24. 24. American Memory <ul><li>http://memory.loc.gov/ammem/index.html </li></ul><ul><li>Provides free and open access through the Internet to written and spoken words, sound recordings, still and moving images, prints, maps, and sheet music </li></ul>
  25. 25. American Memory <ul><li>A Teachers Page provides classroom materials, including lesson plans, themed resources, primary source sets, presentations & activities and professional development materials </li></ul><ul><li>Collection can be browsed by topic, time period, format (map, photo, etc) and place </li></ul>
  26. 26. World Digital Library <ul><li>http://www.wdl.org/en/ </li></ul><ul><li>cooperative project of the Library of Congress, the United Nations Educational Scientific and Cultural Organization (UNESCO), and partner libraries, archives, and educational and cultural institutions from the United States and around the world </li></ul>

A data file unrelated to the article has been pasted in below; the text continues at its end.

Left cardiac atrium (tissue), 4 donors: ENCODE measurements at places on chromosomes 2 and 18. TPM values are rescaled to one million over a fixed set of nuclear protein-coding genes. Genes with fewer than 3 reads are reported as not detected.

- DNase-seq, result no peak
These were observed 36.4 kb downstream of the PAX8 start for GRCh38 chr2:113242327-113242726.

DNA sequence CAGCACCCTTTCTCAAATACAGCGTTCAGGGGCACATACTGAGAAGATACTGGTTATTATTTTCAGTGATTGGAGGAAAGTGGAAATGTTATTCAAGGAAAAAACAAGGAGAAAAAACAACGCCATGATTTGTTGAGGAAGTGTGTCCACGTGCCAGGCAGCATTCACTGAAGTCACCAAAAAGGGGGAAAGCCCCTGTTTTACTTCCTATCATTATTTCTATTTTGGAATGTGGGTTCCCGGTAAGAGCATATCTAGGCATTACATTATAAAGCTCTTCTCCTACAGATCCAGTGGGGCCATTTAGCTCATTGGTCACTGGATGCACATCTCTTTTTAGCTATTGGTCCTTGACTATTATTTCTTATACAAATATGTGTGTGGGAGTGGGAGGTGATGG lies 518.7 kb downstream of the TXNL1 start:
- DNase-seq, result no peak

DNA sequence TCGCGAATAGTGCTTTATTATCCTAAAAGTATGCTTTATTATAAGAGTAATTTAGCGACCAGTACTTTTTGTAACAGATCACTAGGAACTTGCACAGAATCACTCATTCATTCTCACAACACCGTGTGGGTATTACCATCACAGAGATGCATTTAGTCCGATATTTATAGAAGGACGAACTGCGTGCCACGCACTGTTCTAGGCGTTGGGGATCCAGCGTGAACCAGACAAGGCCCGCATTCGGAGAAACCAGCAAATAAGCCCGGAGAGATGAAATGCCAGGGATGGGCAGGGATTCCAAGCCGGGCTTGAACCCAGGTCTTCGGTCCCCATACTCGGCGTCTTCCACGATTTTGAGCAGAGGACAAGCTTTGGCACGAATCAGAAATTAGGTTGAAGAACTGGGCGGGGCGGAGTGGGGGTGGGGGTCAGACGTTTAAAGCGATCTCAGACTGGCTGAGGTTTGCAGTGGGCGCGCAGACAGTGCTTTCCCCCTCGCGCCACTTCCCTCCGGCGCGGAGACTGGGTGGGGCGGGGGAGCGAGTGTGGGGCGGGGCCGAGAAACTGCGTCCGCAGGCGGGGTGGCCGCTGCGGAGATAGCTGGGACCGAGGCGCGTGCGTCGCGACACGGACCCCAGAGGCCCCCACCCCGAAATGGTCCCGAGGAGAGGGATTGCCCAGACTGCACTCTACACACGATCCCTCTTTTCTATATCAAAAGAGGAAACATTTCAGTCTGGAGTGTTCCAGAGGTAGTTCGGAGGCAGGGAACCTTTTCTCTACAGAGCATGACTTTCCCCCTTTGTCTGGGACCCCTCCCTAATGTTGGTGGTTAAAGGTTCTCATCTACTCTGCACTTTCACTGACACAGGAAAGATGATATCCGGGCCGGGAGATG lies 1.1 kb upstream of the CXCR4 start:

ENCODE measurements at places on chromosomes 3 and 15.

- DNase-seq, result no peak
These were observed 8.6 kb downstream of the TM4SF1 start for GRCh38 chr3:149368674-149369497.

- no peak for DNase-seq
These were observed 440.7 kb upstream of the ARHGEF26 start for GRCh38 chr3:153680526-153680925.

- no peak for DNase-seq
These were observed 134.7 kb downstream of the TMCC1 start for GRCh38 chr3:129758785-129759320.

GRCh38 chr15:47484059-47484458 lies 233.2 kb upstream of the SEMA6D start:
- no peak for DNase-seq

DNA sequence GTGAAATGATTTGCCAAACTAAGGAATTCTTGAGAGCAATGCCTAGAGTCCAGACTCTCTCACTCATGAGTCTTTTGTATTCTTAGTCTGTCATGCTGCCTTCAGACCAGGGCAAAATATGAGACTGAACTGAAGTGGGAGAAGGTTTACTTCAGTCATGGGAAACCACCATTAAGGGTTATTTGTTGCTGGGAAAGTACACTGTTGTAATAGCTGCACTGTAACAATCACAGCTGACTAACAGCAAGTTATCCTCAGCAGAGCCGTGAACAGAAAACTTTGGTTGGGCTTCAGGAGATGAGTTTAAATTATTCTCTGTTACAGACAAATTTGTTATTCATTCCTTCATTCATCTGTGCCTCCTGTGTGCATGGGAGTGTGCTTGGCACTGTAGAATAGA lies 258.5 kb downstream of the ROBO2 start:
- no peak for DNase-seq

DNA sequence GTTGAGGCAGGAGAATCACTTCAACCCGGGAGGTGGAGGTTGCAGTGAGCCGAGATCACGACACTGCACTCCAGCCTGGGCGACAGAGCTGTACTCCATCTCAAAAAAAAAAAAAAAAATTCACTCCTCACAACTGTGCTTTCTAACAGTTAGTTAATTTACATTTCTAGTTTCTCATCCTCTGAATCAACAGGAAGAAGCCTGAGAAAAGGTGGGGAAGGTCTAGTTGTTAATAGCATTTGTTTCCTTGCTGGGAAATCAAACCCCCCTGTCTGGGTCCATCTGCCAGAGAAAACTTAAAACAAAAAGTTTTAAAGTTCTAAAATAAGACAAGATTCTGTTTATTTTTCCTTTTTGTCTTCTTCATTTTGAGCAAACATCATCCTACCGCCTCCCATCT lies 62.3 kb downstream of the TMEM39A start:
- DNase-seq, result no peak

27. 27. World Digital Library <ul><li>Include rare and unique documents – books, journals, manuscripts, maps, prints and photographs, films, and sound recordings – that tell the story of the world’s cultures </li></ul><ul><li>Can be browsed by the map, by time, topic, or institution </li></ul><ul><li>Smaller, more limited collection </li></ul>
  28. 28. Smithsonian’s History Explorer <ul><li>http://historyexplorer.americanhistory.si.edu/ </li></ul><ul><li>Very interactive site, provides presentations on various topics </li></ul><ul><li>Can be browsed by era, grade level or resource type </li></ul><ul><li>Provides lesson plans and other materials for teachers </li></ul>
  29. 29. National Archives <ul><li>http://www.archives.gov/education/ </li></ul><ul><li>contains reproducible copies of primary documents from the holdings of the National Archives of the United States, teaching activities correlated to the National History Standards and National Standards for Civics and Government, and cross-curricular connections. </li></ul>
  30. 30. Further Resources <ul><li>http://library.belmont.edu/Convos/primarysources.html </li></ul>